Thursday, April 05, 2007

Ryan Pyle Blog: Brave New World: USA Today's New Day Rate

Good day,

USA Today just introduced its new day rate today, along with its new contract. See below.

My comments: It's an increasingly sad world out there for photographers who believe in working and keeping their own copy write. Big Business is taking over and squeezing the photographers right out of the business. This is essentially because of an increase in the supply of imagery. Digital photography combined with an increase in the sheer number of photographers that exist today have flooded the industry. That is coupled by the massive increase in media outlets and the diversification of advertising budgets among many mediums, no longer just print. Is the end is near? Is the future really this bleak?

The last 10 years has generally seen an increase in the number of photographers working worldwide. And this has essentially been a good development. Because consumers of news see more, understand more and generally more photographers pointing their cameras at more issues is helpful. BUT, I bet you in the next 10 years people will start walking away from the industry completely. With grossly un-favorable contracts being the norm these days, why should someone with a University Education struggle to make US$20,000 a year dealing with editors, who are being squeezed by management, and obscene contracts. In a lot of ways, it just isn't worth the trouble.

The USA Today Contract is below:
A new USA Today contract increases the day rate for freelance photographers by $100, but in return demands the right to use photos in any medium forever, including and any other Gannett publication.

The action reflects a scramble among newspaper and magazine companies to make their content available in electronic formats, including Web sites and mobile devices. But as part of the change, Gannett is asking freelancers to green-light the use of their images in any of the 90 newspapers, 23 TV stations, 130 Web sites and hundreds of other publications the publishing giant owns.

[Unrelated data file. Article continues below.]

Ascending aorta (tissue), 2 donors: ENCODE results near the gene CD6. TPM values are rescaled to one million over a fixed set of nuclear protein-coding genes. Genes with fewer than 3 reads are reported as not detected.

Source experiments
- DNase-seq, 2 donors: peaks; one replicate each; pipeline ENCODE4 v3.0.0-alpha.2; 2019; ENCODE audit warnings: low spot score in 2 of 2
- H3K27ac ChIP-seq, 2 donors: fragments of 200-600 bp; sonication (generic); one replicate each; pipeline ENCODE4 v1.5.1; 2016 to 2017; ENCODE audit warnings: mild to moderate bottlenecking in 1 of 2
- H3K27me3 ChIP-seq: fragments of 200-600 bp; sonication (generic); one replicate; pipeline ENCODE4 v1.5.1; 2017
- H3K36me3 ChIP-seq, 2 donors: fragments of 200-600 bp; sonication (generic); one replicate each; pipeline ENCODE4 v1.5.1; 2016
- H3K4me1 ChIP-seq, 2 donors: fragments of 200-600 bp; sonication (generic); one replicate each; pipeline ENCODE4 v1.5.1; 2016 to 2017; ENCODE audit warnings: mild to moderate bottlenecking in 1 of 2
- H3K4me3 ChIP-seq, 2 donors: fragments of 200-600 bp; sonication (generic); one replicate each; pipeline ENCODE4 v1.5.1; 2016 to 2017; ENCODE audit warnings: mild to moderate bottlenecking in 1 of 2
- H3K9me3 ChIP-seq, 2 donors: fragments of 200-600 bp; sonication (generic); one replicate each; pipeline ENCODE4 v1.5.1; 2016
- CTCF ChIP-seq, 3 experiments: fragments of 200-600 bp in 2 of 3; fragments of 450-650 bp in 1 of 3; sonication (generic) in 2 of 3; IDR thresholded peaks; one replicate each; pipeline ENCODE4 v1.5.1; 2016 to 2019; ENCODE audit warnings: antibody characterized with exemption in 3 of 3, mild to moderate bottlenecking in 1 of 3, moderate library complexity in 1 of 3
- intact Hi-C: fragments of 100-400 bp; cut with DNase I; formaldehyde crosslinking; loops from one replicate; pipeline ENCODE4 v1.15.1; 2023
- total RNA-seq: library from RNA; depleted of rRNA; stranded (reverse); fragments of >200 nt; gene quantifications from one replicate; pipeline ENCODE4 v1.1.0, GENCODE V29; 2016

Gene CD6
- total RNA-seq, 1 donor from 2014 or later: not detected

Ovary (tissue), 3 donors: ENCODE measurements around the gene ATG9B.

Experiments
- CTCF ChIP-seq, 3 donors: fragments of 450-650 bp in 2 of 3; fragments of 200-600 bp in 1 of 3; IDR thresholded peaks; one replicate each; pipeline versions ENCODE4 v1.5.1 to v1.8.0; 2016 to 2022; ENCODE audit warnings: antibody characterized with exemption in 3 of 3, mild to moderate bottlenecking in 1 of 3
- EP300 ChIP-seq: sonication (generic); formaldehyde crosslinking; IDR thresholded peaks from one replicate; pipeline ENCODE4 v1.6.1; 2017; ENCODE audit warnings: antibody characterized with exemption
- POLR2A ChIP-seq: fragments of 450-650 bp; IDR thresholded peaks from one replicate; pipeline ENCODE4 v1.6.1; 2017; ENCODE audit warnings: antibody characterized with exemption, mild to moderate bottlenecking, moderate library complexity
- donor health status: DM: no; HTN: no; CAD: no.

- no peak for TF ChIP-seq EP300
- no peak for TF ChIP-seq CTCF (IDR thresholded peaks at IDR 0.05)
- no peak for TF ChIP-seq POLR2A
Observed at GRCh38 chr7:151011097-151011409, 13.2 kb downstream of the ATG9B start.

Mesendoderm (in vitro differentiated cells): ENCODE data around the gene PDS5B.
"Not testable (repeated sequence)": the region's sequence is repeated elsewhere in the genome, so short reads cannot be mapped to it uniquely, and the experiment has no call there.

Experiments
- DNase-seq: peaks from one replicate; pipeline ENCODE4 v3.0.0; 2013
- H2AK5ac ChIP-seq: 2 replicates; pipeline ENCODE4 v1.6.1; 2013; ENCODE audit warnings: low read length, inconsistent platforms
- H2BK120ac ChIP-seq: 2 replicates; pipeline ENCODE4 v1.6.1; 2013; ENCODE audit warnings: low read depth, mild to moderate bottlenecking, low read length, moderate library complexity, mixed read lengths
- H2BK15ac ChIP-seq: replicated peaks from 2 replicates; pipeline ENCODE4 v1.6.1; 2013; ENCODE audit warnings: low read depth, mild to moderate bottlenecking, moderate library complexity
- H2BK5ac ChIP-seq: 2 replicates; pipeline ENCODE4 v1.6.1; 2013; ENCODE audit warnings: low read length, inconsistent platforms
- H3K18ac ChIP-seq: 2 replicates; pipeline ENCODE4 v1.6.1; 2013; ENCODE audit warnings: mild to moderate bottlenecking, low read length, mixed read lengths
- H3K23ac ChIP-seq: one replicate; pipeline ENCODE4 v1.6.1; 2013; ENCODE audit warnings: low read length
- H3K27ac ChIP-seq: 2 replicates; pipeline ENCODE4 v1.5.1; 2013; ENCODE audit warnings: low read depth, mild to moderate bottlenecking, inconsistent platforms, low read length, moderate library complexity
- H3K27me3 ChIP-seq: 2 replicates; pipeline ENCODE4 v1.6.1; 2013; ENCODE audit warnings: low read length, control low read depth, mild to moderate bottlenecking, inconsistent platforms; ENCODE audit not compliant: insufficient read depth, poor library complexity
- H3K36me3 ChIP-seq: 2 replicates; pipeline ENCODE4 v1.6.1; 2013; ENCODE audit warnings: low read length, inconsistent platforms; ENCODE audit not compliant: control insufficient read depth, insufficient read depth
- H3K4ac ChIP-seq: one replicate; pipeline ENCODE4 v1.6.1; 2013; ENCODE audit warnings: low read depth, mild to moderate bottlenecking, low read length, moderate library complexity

"Our new agreement reflects the multiplatform world," says Frank Folwell, the deputy managing editor who oversees photography and graphics at USA Today. "Newspaper companies are media companies now. We have to proceed for the future....We tried to put together an agreement as fairly as we could."

Among the publishers who have made similar changes to their contributor contracts this year is Nielsen Business Media, owner of PDN.

Some photographers have already responded sourly to the USA Today contract. "I would not sign it," says Mark Loundy, a photojournalist and multimedia editor who has seen both the old and new contracts. He says USA Today is taking a "major step backwards," adding, "The publishing industry wants the control they get with full time staffers without giving them job security or benefits."

Photographers who debated the new contract on a message board weighed the downside of a "rights grab" against the upside of the improved day rate, which compares favorably to other newspapers.

However, because of a reduction in other fees, the new day rate may be less of a benefit than it seems.

The new contract, which went into effect April 1, pays a day rate of $375, up from $275. The old contract also paid a $100 transmission fee for up to six digital images plus $10 for each additional image, but that fee has been reduced to a flat $25 in the new contract.

Under the old terms, USA Today paid freelancers an extra $100 when their photos ran on and between $50 and $200 each time a photo was reprinted in the newspaper. The new contract pays no extra fees for online use or print reuse.

As before, freelancers retain the copyrights to their photos and can license them to someone else after a period of exclusivity. The old contract asked for 60 days of exclusivity while the new contract lowers that period to 30 days.

Here is the most significant language added to the new contract for assigned freelance photography:

"You grant USA TODAY, Gannett Co., Inc., and their respective affiliated companies and licensees the right to reproduce, distribute, display, alter, retouch, adapt, modify, transmit, edit, crop and otherwise use and reuse the Works for any purpose and in any manner or medium throughout the world in perpetuity without additional compensation in connection with any publication, website, television station broadcast, or other product or service offered, operated and/or owned by a Gannett Entity. For the purposes of this Agreement, a 'Gannett Entity' means Gannett Co. Inc., USA TODAY, and their respective subsidiaries, affiliates, and affiliated companies, including, but not limited to, their publications, websites and television stations."

Ryan Pyle
Skype: ryanpyle

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